BUFFALO, N.Y. — BASS official Chuck Harbin appeared relaxed as he monitored the handful of Elite Series anglers tie up to the launch dock during Thursday's Day One launch of the Empire Chase presented by Farmer's Insurance. He had just spoken to the National Weather Service and confirmed the fact conditions looked favorable for a seemingly comfortable and relatively safe first day of tournament action.But the weatherman's been wrong in the past — and along with Harbin, every angler knows of this reality."They said it's about 5-15 (mph) westerly," Harbin said about the wind. "But it'll probably be around 12. No thunderstorms. And around 2-feet. He called them two-footers."
Harbin had spoken to the same meteorologist local Erie guides use to get their forecast throughout the year. And he'll make the same phone call before the 8:00 a.m. take-offs each day to assure angler safety."We're going to take it day-by-day," he said. "This is Lake Erie and it's going to be a bumpy ride regardless."Tournament director Trip Weldon, who monitored the launch activity from the announcer's booth echoed Harbin's sentiment."All we can do is caution them," Weldon said. "We give them the best possible information we can."Even with the best possible information, the anglers know even a calm day on Lake Erie means a body-bruising ride. Guy Eaker, among a number of other anglers, wore two Dramamine patches behind each ear in an effort to avoid sea sickness. Brian Snowden went one step further, arriving to launch in a walleye boat in hopes the vessel's higher gunwales would protect against any one of Erie's rolling whitecaps.Winding a bungee cord around his trolling motor, Elite Series pro Kurt Dove made extra precautions to secure his equipment"No one gets it as bad as here — except on the other side of the lake," Dove said.
Since the weather can change on the shallowest of all the Great Lakes so quickly, pro Fred Roumbanis also prepared for the worst."First of all, I made sure every screw was tight," Roumbanis said. "I went around my boat and tightened them up. I added a bilge pump to the floor. I secured two wind socks to the boat cleats."Once officials have given anglers the all-clear to launch, ultimately it remains up to those competing to decide how much abuse to endure should conditions change during the day."Once you're out, you're at the mercy of the lake," Glen Delong said. "If they let us go, you go or you lose. We're professionals. We know where to draw the line."That subjective 'line' differs between each angler, however. Asked about what would push him to pack it in and head for shore, John Crews looked bewildered."When it's time to come in," Crews said after a slight pause. "That's when it's too much."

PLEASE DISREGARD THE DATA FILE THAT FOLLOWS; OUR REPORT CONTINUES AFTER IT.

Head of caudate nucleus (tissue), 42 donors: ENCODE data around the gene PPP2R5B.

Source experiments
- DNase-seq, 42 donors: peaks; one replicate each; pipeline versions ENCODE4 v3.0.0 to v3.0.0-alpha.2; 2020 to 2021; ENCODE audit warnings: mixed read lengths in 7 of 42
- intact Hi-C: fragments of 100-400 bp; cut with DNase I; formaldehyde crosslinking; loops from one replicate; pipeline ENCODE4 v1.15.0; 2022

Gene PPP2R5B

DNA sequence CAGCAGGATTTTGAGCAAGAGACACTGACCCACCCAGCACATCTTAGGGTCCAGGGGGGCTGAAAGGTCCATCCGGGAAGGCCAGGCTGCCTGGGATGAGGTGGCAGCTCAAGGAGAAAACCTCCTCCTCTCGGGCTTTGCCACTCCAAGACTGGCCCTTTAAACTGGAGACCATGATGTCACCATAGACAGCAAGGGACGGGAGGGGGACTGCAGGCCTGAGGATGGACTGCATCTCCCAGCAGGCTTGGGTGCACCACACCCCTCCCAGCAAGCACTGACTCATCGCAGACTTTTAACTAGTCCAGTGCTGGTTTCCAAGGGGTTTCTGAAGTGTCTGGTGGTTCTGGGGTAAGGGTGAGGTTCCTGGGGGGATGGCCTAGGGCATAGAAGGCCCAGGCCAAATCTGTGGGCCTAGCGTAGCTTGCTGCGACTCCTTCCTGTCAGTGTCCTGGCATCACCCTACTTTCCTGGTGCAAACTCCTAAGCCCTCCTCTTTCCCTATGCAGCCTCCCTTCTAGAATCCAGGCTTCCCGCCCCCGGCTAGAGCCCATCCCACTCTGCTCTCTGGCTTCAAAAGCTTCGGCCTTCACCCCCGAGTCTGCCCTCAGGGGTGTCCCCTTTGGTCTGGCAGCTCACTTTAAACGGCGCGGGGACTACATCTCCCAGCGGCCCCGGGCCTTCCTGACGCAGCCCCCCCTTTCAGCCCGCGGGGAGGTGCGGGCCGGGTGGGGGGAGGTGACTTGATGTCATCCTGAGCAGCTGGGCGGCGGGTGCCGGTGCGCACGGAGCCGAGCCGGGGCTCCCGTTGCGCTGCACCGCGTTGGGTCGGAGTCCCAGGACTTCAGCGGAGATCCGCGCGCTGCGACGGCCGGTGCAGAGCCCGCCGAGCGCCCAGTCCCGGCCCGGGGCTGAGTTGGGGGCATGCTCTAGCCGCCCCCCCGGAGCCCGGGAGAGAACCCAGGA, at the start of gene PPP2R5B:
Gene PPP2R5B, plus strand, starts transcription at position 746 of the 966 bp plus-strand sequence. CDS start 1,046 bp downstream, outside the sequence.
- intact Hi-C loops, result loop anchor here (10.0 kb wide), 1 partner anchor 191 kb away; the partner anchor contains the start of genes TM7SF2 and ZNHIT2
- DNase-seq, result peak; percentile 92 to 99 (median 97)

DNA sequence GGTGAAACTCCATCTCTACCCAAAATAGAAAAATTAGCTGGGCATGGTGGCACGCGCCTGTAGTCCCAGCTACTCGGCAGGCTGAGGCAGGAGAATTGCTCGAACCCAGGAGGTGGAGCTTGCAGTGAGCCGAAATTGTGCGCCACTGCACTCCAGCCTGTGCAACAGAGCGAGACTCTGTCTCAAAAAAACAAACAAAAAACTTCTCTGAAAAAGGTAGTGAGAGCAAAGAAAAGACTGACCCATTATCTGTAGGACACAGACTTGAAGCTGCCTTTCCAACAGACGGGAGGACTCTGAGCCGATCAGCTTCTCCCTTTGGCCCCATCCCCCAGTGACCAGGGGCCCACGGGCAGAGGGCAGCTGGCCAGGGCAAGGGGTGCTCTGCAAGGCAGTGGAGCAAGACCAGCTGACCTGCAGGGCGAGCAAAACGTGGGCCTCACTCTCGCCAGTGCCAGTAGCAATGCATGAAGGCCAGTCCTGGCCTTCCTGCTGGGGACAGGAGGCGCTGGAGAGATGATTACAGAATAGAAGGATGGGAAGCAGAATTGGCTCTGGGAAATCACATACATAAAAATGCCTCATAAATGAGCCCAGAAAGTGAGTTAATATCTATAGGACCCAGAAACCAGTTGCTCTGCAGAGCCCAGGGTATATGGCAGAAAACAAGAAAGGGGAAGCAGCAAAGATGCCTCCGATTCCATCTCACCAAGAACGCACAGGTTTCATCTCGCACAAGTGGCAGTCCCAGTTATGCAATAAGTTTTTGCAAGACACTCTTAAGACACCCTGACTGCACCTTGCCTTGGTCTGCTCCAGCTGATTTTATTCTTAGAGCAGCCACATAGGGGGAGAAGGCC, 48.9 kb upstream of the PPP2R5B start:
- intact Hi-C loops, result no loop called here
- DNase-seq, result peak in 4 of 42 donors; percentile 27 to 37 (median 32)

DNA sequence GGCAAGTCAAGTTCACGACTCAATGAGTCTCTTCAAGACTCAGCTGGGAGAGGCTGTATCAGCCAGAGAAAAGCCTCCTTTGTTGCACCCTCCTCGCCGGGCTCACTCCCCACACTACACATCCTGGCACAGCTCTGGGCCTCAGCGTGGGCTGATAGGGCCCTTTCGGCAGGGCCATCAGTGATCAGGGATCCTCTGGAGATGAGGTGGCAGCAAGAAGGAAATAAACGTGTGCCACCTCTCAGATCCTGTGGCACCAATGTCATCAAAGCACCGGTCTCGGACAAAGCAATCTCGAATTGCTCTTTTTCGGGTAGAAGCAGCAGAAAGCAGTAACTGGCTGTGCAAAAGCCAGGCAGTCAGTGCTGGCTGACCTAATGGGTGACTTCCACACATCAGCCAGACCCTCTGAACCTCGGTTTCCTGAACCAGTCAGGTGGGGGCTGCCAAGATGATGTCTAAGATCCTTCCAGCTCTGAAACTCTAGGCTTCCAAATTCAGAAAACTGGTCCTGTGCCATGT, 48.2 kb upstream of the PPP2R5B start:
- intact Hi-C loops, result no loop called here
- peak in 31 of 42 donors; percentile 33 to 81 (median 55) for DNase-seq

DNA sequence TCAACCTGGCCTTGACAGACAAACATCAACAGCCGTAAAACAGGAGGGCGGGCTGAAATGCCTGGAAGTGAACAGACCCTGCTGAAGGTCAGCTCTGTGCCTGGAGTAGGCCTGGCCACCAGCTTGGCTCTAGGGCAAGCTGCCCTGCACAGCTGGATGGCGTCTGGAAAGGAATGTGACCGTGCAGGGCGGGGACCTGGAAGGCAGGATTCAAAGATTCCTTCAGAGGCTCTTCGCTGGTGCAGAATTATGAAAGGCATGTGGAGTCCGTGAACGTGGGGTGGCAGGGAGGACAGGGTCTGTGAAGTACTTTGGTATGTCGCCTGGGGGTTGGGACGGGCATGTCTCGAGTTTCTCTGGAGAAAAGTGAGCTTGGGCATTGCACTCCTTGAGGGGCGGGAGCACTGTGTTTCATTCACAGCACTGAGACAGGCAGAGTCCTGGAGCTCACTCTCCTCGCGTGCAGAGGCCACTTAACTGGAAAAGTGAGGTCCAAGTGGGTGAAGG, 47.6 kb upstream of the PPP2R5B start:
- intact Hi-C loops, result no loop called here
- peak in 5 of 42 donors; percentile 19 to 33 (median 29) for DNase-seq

If the situation on the water should deteriorate over the course of the four-day tournament, BASS officials have made contingency plans. During last year's event, high winds cancelled Day Two. Besides a cancellation, another option would be to limit the field to the Niagara River despite the objections from the field."The intent is to never put the full field in the river," Weldon said. "It would just be too crowded. Fifty is not a problem, and obviously, neither would twelve be."
Visit Bassmaster.com for full coverage of the Elite Series Empire Chase with weigh-in host Keith Alan, July 31-Aug. 3, 2008. Thursday, Friday and Saturday, daily weigh-ins with live streaming video and real-time leaderboards start at 5:00 p.m. ET. On Saturday, catch "Bassmaster University" at 4:15 p.m. ET before the weigh-in. Then on Sunday, get "Hooked Up" with hosts Tommy Sanders and Mark Zona at 12.00 p.m. and 4:20 p.m. ET, with the final day weigh-in and real-time leaderboard content starting at 5:00 p.m. ET.